"The anti-HIV genes take advantage of how HIV works," added Anderson, who is now writing a paper about the investigation. "The virus targets cells that are descendants of hemopoeitic stem cells."
During the first stages of infection, HIV targets macrophage cells, gaining entrance into the cell by binding to a receptor called CCR5 on the cell's surface. Later in the infection it targets CD4+ T cells, binding to the CXCR4 receptor on the surface of these cells and bringing on full-blown AIDS.
What researchers discovered is that there is a natural mutation in less than 1 percent of Caucasians that results in a lack of CCR5 receptors on any of their cells.
"We also found that these people are naturally resistant to HIV," said Bauer. "So, more than 10 years ago, we began our work creating a gene that would knock down expression of CCR5 and other key receptors and interfere with other routes of HIV infection."
For IPS-based anti-HIV gene therapy to become reality, UC Davis researchers must first conduct safety and efficacy trials. Researchers have created a mouse model that replicates a normally functioning human immune system.
"We can now move forward and test the safety of the viral vectors, as well as the ability of anti-HIV genes to inhibit HIV infection," noted Anderson. "The humanized mouse model is an important step toward bringing this possible cure to patients."
Bauer and Anderson are hoping to demonstrate in their mouse model that HIV-infection cannot occur following their gene therapy treatment, providing the needed confidence in safety before embarking on clinical trials. This work and studies on the clinical use of IPS cells, Bauer predicts, will lead to a cure for AIDS.
"A real cure will come when we can replace all the hematopoietic stem cells with HIV resistant stem cells. What is so exciting is that we're clearly on the path of doing just that," said Bauer.
This work is funded by UC Davis start-up funds. Other UC Davis researchers involved in the study include Jan Nolta, director of the UC Davis Institute for Regenerative Cures, as well as institute researchers Jon Walker and Louisa Wirthlin.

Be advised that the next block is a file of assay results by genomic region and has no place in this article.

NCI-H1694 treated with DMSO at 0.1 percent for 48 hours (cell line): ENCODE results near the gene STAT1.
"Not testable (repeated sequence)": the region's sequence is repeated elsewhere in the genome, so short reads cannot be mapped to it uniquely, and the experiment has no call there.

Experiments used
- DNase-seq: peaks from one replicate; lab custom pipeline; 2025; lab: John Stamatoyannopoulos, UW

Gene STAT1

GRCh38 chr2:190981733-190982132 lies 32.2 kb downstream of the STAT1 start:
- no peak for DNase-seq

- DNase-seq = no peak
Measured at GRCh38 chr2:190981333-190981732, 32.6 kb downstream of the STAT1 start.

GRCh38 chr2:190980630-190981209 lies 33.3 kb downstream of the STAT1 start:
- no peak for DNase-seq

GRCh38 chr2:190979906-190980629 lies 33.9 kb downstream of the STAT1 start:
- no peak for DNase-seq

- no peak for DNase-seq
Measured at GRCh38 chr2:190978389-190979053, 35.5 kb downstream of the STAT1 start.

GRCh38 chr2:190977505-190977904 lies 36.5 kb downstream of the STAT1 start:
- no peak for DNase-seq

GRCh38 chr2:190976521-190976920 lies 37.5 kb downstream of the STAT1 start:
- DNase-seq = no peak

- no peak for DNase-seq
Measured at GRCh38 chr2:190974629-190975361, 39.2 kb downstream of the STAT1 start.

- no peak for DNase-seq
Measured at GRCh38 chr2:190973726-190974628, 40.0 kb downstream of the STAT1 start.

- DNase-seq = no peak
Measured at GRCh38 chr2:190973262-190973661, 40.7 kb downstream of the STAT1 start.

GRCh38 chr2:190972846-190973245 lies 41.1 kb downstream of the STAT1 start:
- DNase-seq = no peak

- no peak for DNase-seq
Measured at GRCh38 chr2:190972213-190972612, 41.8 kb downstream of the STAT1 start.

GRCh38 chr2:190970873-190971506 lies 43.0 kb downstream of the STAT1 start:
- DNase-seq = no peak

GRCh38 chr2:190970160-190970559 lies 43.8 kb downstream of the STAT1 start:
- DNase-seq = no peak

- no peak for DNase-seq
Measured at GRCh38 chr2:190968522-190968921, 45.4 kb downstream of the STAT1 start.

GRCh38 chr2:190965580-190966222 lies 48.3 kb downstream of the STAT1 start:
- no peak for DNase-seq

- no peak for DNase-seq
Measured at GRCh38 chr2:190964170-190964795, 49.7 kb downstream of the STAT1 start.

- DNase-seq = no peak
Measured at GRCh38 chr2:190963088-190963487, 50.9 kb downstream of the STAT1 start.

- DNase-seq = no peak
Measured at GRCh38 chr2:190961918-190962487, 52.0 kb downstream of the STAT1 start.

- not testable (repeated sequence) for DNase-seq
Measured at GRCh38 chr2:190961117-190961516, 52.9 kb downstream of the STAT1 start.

About UC Davis stem cell research
UC Davis has more than 125 basic, translational and clinical faculty members working together on a variety of adult and embryonic stem cell investigations in Davis and Sacramento. On the Sacramento campus, the university is currently constructing a 90,000-square-foot facility that will be home to its new Institute for Regenerative Cures -- a facility supported by the California Institute for Regenerative Medicine (CIRM).
The state's stem cell agency has awarded more than $34 million to researchers at UC Davis to develop stem cell cures. The grants are designed to expedite the translation and integration of scientific research into discoveries and treatments that benefit society.
UC Davis also has the Translational Human Embryonic Stem Cell Shared Research Facility in Davis, which complements the university's Clinical and Translational Science Center and is supported by CIRM and the National Institutes of Health (NIH).
In 2005, the NIH awarded $6 million to fund a Center of Excellence in Translational Human Stem Cell Research on the Davis campus. One of only two such centers in the nation, it is focused on exploring stem and progenitor cell therapies for the treatment of childhood diseases.